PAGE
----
Before starting any work, you must disconnect the circuit you’ll be working on at its source in the service panel. If your circuits are protected by fuses, removing the appropriate fuse disconnects the circuit from incoming service. In a service panel equipped with circuit breakers, you can disconnect a circuit by switching its breaker to the OFF position.
To make sure you disconnect the correct circuit, turn on a light that’s connected to the circuit before you remove the fuse or turn off the circuit breaker. The light will go out when you’ve removed the correct fuse or turned off the correct breaker. If you have any doubt about which fuse or breaker protects which circuit, shut off all current coming into your home at the main disconnect
While you’re at your service panel, spend another moment to prevent a possible disaster. Tape a note on the panel explaining what you’re doing so no one will come along and replace the fuse or reset the circuit breaker while you’re working on the wiring.Then either carry the fuse with you in your pocket or tape the circuit breaker in its OFF position.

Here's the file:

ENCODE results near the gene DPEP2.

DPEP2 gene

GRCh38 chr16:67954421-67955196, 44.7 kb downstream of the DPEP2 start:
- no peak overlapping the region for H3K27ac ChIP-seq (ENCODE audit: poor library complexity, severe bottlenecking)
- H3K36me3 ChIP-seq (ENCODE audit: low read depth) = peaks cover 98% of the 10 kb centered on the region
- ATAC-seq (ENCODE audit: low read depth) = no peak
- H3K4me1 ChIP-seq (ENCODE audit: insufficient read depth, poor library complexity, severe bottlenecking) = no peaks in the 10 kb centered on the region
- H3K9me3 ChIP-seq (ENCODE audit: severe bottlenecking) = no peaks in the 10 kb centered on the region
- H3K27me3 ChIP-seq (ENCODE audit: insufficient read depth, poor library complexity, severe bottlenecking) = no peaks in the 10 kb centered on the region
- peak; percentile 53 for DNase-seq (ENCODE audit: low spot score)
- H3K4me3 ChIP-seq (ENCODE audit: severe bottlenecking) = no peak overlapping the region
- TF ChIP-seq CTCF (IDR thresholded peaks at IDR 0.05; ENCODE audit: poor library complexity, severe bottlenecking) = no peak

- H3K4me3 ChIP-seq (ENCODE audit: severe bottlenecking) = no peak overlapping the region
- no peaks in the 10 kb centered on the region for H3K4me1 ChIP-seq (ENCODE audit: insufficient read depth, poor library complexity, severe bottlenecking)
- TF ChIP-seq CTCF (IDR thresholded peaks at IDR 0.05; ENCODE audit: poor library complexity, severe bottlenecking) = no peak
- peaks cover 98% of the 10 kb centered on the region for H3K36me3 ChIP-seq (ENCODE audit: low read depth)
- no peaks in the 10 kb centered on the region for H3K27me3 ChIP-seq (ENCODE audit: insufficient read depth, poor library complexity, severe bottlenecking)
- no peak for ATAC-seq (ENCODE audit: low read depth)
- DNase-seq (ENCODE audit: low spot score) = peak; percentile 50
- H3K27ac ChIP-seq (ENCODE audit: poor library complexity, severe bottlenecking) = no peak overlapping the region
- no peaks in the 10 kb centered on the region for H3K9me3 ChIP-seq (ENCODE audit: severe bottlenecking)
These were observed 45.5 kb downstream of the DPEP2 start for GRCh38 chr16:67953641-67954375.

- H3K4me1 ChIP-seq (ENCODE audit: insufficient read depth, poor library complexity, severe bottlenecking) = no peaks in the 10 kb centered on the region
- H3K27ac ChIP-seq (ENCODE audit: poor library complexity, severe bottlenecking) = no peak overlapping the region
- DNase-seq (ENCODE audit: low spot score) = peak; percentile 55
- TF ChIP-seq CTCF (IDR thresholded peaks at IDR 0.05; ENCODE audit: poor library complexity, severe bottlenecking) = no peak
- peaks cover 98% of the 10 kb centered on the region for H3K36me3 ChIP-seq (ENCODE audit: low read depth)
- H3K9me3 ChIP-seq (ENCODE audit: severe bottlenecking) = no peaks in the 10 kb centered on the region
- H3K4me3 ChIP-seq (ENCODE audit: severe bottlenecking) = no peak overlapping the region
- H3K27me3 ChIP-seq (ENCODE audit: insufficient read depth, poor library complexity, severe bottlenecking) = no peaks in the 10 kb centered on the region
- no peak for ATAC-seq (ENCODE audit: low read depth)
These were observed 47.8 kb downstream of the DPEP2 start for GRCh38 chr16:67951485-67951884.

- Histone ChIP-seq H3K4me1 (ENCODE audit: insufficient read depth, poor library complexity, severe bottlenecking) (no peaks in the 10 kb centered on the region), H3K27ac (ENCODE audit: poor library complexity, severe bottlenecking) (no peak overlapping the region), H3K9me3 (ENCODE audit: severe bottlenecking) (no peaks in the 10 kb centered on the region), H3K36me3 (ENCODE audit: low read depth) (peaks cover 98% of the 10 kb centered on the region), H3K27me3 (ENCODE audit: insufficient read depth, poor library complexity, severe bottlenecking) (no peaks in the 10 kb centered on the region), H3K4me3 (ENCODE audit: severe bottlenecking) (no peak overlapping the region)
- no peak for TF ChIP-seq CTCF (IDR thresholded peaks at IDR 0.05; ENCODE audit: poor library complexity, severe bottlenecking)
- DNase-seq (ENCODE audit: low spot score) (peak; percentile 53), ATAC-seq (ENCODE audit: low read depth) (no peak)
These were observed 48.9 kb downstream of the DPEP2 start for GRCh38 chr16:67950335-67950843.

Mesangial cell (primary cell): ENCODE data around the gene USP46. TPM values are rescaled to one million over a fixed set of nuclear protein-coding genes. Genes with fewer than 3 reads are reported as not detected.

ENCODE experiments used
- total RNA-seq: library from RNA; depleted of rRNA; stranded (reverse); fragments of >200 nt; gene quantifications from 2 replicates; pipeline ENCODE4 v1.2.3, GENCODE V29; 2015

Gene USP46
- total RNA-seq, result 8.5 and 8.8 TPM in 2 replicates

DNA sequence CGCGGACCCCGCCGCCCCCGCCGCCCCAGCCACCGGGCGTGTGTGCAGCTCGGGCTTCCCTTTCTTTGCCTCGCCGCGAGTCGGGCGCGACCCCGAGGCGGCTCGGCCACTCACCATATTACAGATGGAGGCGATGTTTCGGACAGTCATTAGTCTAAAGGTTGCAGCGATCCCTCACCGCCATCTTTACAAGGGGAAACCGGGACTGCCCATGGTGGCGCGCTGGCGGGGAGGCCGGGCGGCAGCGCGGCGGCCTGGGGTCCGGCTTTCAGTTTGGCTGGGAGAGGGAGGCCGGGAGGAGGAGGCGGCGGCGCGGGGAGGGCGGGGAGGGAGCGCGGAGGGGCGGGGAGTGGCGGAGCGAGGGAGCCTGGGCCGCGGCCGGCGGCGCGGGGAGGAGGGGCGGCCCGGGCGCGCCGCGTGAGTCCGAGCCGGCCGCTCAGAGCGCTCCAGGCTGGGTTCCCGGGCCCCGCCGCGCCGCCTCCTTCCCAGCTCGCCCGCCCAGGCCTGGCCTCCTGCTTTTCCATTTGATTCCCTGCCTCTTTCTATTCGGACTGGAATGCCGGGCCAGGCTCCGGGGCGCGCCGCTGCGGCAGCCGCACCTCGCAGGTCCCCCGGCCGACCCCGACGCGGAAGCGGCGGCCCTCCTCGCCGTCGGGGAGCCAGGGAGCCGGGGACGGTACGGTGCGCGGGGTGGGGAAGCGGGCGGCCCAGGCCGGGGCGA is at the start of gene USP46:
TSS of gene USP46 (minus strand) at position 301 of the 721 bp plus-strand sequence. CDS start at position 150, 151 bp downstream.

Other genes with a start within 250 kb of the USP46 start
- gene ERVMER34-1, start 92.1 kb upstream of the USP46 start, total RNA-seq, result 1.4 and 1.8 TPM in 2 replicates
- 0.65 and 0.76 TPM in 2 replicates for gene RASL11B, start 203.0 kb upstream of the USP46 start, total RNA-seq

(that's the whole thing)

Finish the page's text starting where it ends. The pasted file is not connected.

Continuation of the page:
With the electricity turned off, you can work in complete safety. Still, it’s a good idea to keep a few additional safety precautions in mind.
Remember that water and electricity don’t mix. Never work on wiring, fixtures, switches, or appliances when you’re wet or standing on a damp spot. Lay down dry boards to stand on if the floor or ground is wet.
An external handle controls contact with two main fuses in the cabinet. When you pull the handle to the OFF position, you shut off the main power supply.
The main cartridge fuses are mounted on one or two nonmetallic pullout blocks. By pulling firmly on the hand grips, you can remove the blocks from the cabinet and disconnect all power.
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